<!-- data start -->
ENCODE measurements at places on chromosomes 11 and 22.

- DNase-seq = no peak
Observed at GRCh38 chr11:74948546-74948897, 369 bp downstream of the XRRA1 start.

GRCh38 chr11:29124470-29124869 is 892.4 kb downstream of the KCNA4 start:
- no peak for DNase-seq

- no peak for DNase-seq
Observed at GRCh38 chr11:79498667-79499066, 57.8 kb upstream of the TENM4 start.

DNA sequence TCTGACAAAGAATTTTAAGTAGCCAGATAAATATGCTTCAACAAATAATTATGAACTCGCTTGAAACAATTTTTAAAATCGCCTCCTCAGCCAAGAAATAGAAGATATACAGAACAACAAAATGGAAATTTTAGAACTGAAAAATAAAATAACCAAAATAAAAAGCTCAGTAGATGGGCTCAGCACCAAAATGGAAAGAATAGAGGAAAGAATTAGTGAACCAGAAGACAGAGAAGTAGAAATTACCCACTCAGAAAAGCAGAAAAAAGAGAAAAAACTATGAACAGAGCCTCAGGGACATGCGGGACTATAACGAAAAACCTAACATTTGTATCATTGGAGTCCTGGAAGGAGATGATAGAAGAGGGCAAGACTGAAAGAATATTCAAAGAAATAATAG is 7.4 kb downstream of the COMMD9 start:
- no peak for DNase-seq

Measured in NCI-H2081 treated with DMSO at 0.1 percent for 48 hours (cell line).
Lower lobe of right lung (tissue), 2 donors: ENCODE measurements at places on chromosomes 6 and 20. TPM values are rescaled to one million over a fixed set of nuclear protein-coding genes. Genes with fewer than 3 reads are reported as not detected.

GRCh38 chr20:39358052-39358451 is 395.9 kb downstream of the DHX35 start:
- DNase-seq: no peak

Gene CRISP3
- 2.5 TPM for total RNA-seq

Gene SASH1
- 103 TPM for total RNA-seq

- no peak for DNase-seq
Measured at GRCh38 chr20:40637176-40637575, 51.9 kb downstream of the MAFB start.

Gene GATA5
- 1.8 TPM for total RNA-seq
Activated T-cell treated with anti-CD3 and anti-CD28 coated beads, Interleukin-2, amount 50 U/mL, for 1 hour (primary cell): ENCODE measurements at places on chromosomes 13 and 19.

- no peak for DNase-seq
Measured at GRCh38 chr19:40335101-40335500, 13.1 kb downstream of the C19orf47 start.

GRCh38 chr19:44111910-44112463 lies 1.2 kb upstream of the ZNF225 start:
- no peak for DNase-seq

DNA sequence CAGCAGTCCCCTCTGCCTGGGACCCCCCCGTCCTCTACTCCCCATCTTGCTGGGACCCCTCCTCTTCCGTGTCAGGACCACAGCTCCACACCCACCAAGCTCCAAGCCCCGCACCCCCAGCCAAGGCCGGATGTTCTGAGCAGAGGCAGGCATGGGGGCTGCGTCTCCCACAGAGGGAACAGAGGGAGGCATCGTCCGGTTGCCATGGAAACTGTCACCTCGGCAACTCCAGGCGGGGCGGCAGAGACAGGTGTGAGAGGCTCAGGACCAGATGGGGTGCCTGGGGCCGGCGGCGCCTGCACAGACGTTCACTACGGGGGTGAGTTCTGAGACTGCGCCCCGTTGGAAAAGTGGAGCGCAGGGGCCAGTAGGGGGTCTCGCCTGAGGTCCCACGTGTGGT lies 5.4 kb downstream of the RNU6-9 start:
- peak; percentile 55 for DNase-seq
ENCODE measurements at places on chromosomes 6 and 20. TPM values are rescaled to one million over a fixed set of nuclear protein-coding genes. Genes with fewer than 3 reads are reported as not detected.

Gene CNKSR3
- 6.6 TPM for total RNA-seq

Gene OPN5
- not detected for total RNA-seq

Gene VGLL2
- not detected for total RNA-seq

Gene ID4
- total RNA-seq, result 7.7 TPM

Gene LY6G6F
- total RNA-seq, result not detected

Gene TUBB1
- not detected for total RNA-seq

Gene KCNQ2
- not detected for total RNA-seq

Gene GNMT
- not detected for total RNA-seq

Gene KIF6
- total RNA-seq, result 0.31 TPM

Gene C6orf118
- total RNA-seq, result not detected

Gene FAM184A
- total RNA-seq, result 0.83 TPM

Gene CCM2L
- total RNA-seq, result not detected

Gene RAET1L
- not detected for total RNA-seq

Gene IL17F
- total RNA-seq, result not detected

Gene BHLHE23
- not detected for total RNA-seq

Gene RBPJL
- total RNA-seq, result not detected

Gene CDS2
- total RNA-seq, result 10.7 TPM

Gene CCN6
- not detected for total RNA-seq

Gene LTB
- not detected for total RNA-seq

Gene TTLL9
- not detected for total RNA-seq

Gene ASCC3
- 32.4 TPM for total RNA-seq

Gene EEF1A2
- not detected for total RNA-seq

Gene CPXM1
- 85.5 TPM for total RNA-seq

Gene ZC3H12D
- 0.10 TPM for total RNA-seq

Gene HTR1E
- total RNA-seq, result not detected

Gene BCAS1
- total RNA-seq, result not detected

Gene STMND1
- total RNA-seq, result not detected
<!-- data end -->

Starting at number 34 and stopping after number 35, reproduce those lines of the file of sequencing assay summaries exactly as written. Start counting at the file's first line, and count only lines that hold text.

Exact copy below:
Gene VGLL2
- not detected for total RNA-seq